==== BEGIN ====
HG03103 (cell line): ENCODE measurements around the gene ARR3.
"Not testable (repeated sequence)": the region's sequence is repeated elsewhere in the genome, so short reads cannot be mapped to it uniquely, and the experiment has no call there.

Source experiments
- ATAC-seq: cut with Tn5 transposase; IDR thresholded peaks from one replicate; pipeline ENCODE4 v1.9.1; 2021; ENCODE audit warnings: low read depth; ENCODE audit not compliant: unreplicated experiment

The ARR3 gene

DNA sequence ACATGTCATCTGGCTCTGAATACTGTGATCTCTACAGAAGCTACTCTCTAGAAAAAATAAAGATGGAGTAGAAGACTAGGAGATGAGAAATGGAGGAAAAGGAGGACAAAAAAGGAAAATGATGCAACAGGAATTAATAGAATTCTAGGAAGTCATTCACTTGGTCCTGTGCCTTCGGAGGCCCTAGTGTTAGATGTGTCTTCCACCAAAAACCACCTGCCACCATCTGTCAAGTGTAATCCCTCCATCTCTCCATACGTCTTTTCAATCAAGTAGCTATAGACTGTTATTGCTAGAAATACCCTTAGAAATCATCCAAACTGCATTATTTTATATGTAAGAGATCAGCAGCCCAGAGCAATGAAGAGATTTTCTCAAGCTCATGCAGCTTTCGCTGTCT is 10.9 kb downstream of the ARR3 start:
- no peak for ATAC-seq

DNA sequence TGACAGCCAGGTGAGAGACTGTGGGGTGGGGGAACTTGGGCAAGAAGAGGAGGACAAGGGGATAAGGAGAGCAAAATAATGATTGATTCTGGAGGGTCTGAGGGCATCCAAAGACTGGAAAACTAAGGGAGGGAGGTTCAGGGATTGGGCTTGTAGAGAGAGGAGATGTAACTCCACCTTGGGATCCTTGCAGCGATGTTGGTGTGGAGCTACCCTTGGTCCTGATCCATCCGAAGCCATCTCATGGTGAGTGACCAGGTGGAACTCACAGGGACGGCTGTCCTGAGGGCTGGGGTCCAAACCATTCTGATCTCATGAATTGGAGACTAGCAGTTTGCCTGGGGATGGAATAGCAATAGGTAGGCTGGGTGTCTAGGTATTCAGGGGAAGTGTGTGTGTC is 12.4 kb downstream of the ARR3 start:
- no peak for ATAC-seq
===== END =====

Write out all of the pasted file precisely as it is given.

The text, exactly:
HG03103 (cell line): ENCODE measurements around the gene ARR3.
"Not testable (repeated sequence)": the region's sequence is repeated elsewhere in the genome, so short reads cannot be mapped to it uniquely, and the experiment has no call there.

Source experiments
- ATAC-seq: cut with Tn5 transposase; IDR thresholded peaks from one replicate; pipeline ENCODE4 v1.9.1; 2021; ENCODE audit warnings: low read depth; ENCODE audit not compliant: unreplicated experiment

The ARR3 gene

DNA sequence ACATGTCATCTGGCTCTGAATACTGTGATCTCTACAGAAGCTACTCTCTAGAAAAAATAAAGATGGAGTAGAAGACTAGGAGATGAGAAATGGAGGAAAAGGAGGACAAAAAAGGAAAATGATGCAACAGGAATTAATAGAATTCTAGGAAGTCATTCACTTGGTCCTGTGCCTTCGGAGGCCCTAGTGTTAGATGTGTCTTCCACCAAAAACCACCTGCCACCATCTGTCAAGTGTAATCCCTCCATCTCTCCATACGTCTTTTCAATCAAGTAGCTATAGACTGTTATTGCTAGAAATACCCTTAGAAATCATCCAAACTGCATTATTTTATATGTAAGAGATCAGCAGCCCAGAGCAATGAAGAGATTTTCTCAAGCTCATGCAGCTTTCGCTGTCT is 10.9 kb downstream of the ARR3 start:
- no peak for ATAC-seq

DNA sequence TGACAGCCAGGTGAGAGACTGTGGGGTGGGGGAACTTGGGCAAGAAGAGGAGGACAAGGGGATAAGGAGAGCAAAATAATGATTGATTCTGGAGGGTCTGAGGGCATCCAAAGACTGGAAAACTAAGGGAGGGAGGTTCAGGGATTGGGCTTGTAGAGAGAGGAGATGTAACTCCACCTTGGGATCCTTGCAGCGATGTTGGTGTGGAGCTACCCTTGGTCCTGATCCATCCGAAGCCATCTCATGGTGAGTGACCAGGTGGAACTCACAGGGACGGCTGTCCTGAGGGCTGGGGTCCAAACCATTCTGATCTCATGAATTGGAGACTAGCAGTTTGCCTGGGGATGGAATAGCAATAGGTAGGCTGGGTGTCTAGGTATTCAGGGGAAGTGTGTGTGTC is 12.4 kb downstream of the ARR3 start:
- no peak for ATAC-seq